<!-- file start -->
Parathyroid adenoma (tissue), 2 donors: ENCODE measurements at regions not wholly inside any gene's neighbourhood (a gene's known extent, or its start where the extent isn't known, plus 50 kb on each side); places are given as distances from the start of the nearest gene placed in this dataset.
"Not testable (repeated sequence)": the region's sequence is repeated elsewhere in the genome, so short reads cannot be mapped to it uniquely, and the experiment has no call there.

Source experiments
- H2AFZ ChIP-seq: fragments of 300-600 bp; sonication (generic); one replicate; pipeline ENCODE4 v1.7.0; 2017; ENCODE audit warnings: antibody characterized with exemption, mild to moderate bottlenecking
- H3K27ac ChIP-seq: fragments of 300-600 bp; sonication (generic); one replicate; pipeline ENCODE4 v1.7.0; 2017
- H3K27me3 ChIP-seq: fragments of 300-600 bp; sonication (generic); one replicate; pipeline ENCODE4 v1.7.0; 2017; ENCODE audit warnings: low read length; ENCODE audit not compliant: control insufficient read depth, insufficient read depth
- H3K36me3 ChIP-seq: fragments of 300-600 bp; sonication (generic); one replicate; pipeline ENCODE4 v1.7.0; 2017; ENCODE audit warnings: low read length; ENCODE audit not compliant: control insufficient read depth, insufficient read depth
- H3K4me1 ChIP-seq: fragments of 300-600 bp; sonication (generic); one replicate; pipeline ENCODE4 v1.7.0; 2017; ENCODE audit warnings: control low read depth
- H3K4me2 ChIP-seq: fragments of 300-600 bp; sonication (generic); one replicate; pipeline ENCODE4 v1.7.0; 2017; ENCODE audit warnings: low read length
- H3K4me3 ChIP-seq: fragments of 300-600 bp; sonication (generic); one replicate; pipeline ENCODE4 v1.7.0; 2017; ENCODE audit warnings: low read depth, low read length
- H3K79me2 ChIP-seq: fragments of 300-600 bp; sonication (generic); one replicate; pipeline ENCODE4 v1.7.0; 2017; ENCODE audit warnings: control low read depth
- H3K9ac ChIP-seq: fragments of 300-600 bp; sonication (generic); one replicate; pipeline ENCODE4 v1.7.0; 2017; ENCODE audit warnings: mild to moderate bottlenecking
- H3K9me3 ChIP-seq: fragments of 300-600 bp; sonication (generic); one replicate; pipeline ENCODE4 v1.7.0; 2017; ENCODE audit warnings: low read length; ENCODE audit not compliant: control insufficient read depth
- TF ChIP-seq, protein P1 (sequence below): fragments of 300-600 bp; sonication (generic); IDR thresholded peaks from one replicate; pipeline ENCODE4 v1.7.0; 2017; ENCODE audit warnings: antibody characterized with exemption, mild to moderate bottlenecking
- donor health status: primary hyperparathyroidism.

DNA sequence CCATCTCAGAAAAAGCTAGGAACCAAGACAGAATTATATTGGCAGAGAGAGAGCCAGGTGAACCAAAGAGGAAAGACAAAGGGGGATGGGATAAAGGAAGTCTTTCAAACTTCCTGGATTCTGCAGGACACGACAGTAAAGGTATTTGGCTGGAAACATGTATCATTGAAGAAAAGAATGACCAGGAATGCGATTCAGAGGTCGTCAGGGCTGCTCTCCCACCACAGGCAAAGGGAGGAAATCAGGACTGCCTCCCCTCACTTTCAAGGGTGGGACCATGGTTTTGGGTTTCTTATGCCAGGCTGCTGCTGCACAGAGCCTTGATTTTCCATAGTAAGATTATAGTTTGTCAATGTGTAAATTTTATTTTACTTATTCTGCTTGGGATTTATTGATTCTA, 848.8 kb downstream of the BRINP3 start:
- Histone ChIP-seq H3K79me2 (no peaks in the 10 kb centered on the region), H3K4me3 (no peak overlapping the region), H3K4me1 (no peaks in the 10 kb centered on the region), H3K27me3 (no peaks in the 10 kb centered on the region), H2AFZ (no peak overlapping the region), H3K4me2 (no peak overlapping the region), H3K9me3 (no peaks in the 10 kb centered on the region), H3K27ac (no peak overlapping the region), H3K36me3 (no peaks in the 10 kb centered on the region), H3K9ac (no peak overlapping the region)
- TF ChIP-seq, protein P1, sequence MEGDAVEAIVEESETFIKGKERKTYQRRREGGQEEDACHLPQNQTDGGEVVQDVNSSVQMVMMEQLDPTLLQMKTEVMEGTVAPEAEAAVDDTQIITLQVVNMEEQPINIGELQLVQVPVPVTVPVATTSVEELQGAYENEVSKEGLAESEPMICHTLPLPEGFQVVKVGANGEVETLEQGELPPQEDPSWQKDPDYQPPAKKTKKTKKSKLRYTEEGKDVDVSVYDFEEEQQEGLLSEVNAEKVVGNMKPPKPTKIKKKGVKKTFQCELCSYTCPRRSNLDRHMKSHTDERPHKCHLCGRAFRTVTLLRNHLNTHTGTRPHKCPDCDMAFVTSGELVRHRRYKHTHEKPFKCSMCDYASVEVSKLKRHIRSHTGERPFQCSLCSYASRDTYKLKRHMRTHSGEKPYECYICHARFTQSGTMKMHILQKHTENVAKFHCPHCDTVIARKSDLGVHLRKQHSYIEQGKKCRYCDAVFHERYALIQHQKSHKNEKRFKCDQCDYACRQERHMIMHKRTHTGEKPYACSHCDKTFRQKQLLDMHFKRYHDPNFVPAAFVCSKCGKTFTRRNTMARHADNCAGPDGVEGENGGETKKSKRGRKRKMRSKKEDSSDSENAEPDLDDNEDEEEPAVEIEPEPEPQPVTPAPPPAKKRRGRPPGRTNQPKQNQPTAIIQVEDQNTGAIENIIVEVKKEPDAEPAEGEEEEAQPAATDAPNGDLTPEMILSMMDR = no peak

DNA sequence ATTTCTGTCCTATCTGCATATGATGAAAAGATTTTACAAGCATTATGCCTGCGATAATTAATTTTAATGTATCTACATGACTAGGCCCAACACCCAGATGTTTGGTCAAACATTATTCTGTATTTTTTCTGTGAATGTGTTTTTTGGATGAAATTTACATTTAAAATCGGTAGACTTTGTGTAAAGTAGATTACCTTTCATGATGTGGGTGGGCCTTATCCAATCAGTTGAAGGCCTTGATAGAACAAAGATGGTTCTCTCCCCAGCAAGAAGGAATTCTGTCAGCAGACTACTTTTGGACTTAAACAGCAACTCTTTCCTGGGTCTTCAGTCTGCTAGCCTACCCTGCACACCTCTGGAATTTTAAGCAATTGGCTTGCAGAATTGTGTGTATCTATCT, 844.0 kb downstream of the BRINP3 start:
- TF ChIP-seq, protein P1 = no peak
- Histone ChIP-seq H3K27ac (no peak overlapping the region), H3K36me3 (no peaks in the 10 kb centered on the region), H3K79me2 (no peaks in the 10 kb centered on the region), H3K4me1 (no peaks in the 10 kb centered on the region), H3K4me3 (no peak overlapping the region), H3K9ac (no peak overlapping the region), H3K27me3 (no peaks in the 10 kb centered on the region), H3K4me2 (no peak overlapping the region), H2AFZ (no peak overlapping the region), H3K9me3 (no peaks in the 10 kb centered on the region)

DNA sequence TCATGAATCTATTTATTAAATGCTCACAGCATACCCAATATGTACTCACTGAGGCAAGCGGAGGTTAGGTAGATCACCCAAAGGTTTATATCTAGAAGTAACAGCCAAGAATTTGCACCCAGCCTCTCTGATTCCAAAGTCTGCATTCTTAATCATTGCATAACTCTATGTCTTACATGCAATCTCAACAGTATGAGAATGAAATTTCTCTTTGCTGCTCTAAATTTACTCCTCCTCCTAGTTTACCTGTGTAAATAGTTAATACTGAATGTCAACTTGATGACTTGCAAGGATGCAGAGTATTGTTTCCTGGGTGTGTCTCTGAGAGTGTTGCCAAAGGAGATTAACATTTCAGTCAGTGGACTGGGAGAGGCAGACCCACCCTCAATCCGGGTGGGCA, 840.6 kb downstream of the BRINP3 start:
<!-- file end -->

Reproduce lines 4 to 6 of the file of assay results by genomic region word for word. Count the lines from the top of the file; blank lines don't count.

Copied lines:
- H2AFZ ChIP-seq: fragments of 300-600 bp; sonication (generic); one replicate; pipeline ENCODE4 v1.7.0; 2017; ENCODE audit warnings: antibody characterized with exemption, mild to moderate bottlenecking
- H3K27ac ChIP-seq: fragments of 300-600 bp; sonication (generic); one replicate; pipeline ENCODE4 v1.7.0; 2017
- H3K27me3 ChIP-seq: fragments of 300-600 bp; sonication (generic); one replicate; pipeline ENCODE4 v1.7.0; 2017; ENCODE audit warnings: low read length; ENCODE audit not compliant: control insufficient read depth, insufficient read depth